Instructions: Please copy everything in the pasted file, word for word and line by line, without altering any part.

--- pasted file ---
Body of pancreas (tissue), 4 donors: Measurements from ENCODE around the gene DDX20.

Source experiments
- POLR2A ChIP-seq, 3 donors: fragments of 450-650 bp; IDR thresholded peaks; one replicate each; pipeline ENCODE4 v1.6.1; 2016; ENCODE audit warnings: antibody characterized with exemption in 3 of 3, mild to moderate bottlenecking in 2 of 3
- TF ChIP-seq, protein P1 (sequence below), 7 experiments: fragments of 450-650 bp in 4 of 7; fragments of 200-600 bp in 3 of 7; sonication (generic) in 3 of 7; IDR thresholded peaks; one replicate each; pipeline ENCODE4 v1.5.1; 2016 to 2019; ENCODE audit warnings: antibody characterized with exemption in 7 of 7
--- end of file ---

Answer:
Body of pancreas (tissue), 4 donors: Measurements from ENCODE around the gene DDX20.

Source experiments
- POLR2A ChIP-seq, 3 donors: fragments of 450-650 bp; IDR thresholded peaks; one replicate each; pipeline ENCODE4 v1.6.1; 2016; ENCODE audit warnings: antibody characterized with exemption in 3 of 3, mild to moderate bottlenecking in 2 of 3
- TF ChIP-seq, protein P1 (sequence below), 7 experiments: fragments of 450-650 bp in 4 of 7; fragments of 200-600 bp in 3 of 7; sonication (generic) in 3 of 7; IDR thresholded peaks; one replicate each; pipeline ENCODE4 v1.5.1; 2016 to 2019; ENCODE audit warnings: antibody characterized with exemption in 7 of 7